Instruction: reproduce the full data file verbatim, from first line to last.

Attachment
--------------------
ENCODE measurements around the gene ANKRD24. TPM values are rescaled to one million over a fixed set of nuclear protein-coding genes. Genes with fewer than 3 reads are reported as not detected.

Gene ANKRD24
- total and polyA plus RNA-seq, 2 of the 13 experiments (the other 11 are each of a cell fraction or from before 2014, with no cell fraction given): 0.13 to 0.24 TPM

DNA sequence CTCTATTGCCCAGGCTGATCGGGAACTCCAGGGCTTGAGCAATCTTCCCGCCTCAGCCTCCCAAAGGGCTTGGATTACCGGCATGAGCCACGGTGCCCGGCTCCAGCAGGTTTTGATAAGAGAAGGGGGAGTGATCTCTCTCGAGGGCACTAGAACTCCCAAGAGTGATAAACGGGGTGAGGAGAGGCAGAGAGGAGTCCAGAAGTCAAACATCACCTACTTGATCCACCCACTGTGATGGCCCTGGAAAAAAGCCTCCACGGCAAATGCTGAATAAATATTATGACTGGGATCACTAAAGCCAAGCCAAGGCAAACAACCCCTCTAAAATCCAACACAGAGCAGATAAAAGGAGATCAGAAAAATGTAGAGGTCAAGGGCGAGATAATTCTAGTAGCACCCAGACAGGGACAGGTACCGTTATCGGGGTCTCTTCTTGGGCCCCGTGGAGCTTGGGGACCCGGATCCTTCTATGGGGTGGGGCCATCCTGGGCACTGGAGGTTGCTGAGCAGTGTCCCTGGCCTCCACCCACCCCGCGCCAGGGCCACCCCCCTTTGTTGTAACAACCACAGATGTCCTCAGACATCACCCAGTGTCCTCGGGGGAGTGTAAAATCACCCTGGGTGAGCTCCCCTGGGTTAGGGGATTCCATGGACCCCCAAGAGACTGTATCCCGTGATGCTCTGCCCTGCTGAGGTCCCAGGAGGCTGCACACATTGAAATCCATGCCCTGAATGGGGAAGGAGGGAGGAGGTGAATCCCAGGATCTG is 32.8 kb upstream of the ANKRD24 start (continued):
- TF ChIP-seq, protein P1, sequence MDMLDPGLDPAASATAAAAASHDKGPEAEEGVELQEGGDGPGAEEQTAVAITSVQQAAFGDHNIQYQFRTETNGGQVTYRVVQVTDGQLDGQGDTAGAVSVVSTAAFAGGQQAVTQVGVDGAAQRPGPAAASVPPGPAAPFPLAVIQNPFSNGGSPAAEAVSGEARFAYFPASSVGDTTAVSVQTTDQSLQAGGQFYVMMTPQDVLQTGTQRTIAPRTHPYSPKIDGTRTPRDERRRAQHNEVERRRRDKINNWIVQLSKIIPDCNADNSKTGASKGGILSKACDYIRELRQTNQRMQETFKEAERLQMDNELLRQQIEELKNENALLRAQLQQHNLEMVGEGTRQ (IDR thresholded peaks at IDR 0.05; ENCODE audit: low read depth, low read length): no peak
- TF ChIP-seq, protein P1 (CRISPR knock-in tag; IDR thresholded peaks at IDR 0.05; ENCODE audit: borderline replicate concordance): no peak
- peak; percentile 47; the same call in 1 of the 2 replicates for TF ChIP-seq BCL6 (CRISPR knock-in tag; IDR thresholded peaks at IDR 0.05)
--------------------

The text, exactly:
ENCODE measurements around the gene ANKRD24. TPM values are rescaled to one million over a fixed set of nuclear protein-coding genes. Genes with fewer than 3 reads are reported as not detected.

Gene ANKRD24
- total and polyA plus RNA-seq, 2 of the 13 experiments (the other 11 are each of a cell fraction or from before 2014, with no cell fraction given): 0.13 to 0.24 TPM

DNA sequence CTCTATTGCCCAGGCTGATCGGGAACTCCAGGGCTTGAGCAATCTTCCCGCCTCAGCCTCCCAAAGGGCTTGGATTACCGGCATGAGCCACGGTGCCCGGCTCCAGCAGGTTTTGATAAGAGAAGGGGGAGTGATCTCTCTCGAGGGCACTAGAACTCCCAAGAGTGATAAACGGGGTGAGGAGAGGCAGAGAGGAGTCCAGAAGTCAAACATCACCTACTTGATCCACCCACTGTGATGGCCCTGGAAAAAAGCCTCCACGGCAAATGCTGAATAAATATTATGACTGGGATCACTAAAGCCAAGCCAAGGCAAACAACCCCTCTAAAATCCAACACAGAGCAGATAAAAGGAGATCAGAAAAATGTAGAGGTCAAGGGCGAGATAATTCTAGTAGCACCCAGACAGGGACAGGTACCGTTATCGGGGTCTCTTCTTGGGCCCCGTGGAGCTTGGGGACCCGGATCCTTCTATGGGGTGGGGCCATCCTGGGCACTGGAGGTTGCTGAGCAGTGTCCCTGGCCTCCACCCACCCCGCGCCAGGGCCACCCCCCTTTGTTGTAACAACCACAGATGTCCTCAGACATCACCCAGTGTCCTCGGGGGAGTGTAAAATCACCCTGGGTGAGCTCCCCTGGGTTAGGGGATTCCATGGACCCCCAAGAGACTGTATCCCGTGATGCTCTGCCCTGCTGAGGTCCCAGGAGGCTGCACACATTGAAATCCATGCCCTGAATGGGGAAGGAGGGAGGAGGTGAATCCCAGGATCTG is 32.8 kb upstream of the ANKRD24 start (continued):
- TF ChIP-seq, protein P1, sequence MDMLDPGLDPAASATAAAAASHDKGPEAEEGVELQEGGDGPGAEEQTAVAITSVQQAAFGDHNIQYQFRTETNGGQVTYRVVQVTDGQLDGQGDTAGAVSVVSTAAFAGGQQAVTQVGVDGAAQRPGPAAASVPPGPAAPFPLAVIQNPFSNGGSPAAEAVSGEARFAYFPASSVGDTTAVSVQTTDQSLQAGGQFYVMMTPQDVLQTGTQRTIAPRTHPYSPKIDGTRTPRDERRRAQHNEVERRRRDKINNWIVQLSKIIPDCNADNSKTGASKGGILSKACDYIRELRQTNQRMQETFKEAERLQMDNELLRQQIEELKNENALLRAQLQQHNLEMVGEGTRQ (IDR thresholded peaks at IDR 0.05; ENCODE audit: low read depth, low read length): no peak
- TF ChIP-seq, protein P1 (CRISPR knock-in tag; IDR thresholded peaks at IDR 0.05; ENCODE audit: borderline replicate concordance): no peak
- peak; percentile 47; the same call in 1 of the 2 replicates for TF ChIP-seq BCL6 (CRISPR knock-in tag; IDR thresholded peaks at IDR 0.05)